At Stella's Circle, mobile phones and smart TVs aren't luxuries — they're lifelines
Charitable foundation providing clients with increased access to technology
Some of the most vulnerable people in St. John's have a new way to stay connected during the pandemic.
Stella's Circle is providing clients with increased access to technology. For some, it's a smart TV in their room at a transition house. For others, it's access to a tablet and help learning to use it.
And in a few cases, it means simply being given a mobile phone — maybe the first mobile phone that person has ever owned.
CEO Lisa Browne says it's an effort to bridge what's often called the "digital disconnect."
"Generally the people we work with, they have many barriers like mental illnesses, addictions, homelessness, poverty," said Browne.
"They're isolated at the best of times. And so now when you're told to self-isolate, you're even more cut off from your usual supports."
As the pandemic bore down on Newfoundland and Labrador, Browne says the foundation immediately realized a lack of access to technology would put their clients in a debilitating, even dangerous position.
"I would say we've been aware of it from the beginning, because it's constantly an issue. And so in a time like this, it's even more so," said Browne.
How vulnerable people are plugging in
The foundation has recently taken several steps to get clients connected.
At Naomi Centre, a homeless shelter for young women in St. John's, smart TVs have been installed in the bedrooms. Residents can use them to watch Netflix and make video calls to friends and family.
"You can talk to people about the importance of isolation and the importance of physical distancing. When you're a teenager it might be hard to listen to those messages," said Browne. "If you're a teenager who is living at a shelter, it can be really hard to listen to those messages."
Browne says they've also upgraded the Wi-Fi at Naomi Centre, so more people can be connected at a time. "All as a way to kind of incentivize people to stay in the shelter, rather than go out and get entertainment elsewhere."
At Emmanuel House, a live-in counselling centre in St. John's, residents have been provided with tablet computers, both for entertainment and to access mental health and addictions supports. Many, such as www.bridgethegapp.ca, are now available only online.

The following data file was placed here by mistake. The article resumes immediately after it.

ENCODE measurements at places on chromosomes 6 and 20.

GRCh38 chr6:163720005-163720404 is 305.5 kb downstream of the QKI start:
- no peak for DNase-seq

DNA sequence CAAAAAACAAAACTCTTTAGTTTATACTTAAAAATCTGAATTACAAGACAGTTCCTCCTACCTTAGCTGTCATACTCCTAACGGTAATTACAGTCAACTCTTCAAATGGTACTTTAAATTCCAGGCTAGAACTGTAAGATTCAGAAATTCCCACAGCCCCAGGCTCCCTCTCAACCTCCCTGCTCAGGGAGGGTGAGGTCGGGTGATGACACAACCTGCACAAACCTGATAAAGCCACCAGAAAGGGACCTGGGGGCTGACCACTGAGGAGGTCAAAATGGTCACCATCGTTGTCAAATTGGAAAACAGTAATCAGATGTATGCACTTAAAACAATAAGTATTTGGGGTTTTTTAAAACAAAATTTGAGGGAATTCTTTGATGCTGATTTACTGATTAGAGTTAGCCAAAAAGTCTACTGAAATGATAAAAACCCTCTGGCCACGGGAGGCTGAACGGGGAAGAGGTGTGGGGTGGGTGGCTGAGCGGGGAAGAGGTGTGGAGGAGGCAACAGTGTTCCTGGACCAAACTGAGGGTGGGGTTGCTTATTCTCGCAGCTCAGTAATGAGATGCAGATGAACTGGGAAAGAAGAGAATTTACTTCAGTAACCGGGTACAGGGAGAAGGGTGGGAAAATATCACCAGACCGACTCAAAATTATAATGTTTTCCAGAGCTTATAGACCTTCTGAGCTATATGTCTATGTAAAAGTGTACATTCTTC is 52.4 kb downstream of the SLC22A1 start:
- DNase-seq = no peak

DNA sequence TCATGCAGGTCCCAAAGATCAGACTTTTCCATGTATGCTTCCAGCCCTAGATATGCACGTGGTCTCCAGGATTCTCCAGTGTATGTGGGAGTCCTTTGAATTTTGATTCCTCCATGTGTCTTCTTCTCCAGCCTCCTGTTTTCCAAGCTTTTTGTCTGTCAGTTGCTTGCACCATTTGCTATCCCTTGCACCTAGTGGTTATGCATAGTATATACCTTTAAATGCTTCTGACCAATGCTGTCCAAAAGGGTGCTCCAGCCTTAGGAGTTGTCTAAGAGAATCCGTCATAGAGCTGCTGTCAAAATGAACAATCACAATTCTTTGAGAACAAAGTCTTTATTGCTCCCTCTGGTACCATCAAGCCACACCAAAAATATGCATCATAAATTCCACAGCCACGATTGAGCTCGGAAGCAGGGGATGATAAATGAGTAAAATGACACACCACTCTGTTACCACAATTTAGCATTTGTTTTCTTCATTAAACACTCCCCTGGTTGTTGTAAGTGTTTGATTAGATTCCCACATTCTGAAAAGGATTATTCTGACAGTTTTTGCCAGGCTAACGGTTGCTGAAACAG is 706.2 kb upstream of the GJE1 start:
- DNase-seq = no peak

Some of the most vulnerable people the foundation serves have been given their own mobile phones to make calls and send text messages.
"Participants are really grateful to know that somebody cares to check in on them, that they have kind of a lifeline of support."
In some cases, Browne says they also have to teach clients how to use these devices, since vulnerable people may lack basic digital literacy skills.
"It's not as simple as buying lots of smartphones and saying, here you go, good luck with it," said Browne. "What if you have literacy issues? You can't read, maybe?"
Some people might not be able to access bank accounts, for example.
"If you've got some fraud charges or criminal justice involvement, it can be difficult to access bank accounts. Which can mean implications in terms of direct deposit, so if you're on income support you can't get it through direct deposit.… It's just layer after layer of complexity."
Technology is a necessity, not a luxury
CBC recently reported on how poor and other vulnerable people are caught on the wrong side of a "digital disconnect" at a time when it's never been more important to have access to technology.
Browne couldn't agree more.
"You think of how you get all your information about the right behaviour to have. We're told to go online for [provincial health line] 811, or to call 811, so you need a phone, or you need computer access, you need to be able to read," she said.
Browne also says it's unfortunate access to technology is often considered a luxury, rather than a necessity like access to water or electricity. Even entertainment services like Netflix have become an essential part of life for many people during the pandemic, she said.
"You can only spend a few minutes on social media to hear people say how bored they are," said Browne. "Imagine if you lived in a precarious housing unit with nothing except maybe a chair and a table, and how scary and lonely that would be."